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New Jersey Hears Critics of Energy Master Plan

At a public hearing Tuesday on New Jersey’s Energy Master Plan, most of those who spoke criticized state policies, saying the state depends too much on fossil fuels to meet energy demands, falls short in promoting renewable energy, and does too little to curb energy use.

The four-year-old plan is the subject of intense debate; how well is the state adapting to it, and how successful are efforts to make the power grid more resilient in the wake of extreme storms.

The state’s energy policies are working fine, according to the Christie administration which says they have lowered consumer bills, produced cleaner power and reduced GHGs.  New Jersey Board of Public Utilities President Richard Mroz said the state is making good progress in achieving most of the goals in the current plan. New Jersey now has the lowest prices in the nation for residential retail natural gas, Mroz said. It also has dropped from the state with the fourth-highest retail electricity prices to the tenth in just five years, he said.

However, Stefanie Brand, director of the state Division of Rate Counsel, questioned how that conclusion was reached. While acknowledging New Jersey’s ranking has dropped, its electricity prices have not gone down, Brand said.  “Instead, other states have surpassed us with higher prices,’’ she said. “It would be foolish and not entirely accurate to view our state as one that is no longer subject to high energy costs.’’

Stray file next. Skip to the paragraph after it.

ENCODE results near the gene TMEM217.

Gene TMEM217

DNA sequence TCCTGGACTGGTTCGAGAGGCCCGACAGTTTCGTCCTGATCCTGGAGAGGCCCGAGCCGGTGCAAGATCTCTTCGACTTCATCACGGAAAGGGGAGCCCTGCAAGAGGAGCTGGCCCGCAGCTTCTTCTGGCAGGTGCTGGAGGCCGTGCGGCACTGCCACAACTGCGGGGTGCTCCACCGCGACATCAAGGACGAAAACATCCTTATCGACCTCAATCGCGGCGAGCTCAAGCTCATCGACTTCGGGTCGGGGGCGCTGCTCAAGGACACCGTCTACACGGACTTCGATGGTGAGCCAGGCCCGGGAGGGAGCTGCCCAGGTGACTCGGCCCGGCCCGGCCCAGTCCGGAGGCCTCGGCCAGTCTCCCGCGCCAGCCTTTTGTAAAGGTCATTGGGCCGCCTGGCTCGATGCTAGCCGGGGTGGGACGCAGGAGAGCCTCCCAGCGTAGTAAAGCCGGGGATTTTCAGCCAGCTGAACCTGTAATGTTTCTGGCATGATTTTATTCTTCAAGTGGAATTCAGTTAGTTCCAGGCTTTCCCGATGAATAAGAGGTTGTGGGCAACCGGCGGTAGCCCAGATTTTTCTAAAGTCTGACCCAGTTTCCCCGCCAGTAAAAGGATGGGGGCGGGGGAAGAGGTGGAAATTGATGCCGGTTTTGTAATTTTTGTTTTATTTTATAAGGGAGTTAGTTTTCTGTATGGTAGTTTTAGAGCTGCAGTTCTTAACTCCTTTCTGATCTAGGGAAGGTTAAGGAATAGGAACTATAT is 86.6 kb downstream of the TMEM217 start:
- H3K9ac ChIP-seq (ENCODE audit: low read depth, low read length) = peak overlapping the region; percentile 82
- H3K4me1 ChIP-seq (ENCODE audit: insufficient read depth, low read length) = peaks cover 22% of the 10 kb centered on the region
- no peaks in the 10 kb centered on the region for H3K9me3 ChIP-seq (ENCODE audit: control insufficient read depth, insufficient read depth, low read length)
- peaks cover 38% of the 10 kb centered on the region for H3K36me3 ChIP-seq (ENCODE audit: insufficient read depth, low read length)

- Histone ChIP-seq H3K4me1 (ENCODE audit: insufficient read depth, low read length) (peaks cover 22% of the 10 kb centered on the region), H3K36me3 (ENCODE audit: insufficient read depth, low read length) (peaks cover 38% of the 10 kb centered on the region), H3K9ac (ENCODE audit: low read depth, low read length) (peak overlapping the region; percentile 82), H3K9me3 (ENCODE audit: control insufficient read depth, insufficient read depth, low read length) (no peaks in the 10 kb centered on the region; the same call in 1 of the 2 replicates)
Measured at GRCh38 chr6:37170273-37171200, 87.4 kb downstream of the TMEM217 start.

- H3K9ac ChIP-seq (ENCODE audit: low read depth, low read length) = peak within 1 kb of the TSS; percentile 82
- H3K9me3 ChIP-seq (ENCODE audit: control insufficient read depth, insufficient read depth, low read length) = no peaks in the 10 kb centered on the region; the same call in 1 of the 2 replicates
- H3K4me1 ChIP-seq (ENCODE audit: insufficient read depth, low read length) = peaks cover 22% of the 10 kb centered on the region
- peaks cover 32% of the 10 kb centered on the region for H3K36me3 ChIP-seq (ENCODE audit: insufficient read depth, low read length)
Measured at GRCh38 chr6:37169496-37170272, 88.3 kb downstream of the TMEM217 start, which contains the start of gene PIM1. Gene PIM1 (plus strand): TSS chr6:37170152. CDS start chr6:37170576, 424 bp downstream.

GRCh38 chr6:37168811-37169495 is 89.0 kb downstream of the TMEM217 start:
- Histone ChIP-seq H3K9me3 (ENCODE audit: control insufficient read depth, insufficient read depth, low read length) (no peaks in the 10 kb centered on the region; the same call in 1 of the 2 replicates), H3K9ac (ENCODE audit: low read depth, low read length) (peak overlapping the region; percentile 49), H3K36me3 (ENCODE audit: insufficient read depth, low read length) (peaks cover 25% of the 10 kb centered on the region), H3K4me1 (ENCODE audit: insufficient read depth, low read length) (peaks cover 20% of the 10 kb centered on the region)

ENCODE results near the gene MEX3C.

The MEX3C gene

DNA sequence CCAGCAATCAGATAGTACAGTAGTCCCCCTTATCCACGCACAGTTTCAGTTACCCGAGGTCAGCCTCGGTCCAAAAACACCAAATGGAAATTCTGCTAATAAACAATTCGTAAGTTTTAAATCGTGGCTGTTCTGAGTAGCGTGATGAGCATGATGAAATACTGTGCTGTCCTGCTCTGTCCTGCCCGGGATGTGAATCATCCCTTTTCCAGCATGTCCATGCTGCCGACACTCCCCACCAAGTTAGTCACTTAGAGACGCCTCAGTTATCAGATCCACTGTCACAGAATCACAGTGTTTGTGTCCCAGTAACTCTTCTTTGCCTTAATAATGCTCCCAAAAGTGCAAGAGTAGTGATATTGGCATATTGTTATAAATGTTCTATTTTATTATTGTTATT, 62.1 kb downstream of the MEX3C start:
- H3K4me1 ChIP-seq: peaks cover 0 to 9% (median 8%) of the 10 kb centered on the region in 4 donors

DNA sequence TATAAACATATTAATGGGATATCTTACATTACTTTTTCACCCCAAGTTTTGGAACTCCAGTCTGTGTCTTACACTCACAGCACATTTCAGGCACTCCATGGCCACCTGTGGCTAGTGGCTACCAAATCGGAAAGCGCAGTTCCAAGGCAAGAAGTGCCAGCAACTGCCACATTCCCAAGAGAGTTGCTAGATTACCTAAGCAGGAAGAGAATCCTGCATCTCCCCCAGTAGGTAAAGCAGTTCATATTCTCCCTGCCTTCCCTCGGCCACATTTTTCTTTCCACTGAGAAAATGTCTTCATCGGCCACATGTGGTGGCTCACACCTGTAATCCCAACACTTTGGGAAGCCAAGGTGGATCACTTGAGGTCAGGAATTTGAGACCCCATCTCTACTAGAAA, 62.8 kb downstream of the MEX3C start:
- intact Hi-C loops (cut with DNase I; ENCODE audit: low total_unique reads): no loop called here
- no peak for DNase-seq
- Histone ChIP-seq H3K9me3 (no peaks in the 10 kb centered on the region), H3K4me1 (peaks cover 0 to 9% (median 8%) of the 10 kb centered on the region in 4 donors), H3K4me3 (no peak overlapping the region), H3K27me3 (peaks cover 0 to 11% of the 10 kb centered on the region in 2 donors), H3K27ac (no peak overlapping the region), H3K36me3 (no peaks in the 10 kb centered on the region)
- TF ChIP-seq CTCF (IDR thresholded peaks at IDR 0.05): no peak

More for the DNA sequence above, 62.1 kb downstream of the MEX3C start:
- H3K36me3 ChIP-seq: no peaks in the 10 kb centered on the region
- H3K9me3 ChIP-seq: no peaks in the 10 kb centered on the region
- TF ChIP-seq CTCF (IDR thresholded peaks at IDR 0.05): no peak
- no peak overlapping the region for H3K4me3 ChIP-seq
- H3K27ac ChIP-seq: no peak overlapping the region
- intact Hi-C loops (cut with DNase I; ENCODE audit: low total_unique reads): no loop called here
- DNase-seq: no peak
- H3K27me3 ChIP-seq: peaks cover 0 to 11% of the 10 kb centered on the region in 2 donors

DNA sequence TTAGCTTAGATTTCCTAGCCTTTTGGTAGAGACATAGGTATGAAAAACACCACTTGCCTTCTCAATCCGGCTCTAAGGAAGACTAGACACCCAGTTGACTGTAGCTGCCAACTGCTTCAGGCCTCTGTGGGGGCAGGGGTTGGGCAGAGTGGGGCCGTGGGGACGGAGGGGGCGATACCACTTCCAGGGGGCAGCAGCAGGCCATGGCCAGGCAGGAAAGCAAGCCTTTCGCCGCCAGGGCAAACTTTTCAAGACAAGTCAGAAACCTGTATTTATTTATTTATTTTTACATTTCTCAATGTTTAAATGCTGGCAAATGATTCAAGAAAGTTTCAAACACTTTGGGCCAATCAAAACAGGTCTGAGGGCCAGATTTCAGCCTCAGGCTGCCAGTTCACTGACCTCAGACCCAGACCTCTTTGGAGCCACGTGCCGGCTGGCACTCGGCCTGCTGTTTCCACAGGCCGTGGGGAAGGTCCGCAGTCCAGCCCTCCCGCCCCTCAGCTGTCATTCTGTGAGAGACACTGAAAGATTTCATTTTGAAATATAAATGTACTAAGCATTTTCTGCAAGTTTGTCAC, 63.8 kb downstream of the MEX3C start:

The hearing was the first of three to be held by the BPU to get input on how the plan should be updated and what New Jersey’s priorities should be.

But many argued that the current plan is flawed, and also suffers from a lack of commitment from the administration that’s needed if it is to achieve some of its stated goals, particularly dealing with energy efficiency and development of offshore wind farms.  Others criticized the state’s efforts to curb energy consumption through energy-efficiency programs, which they said have been hurt by the diversion of $1 billion in clean-energy funds to other uses.

A recurring criticism voiced at the hearing revolved around the state’s promotion of natural gas — both through support for new power plants using the fuel and a plethora of new gas pipelines that cut through open space and preserved farmland.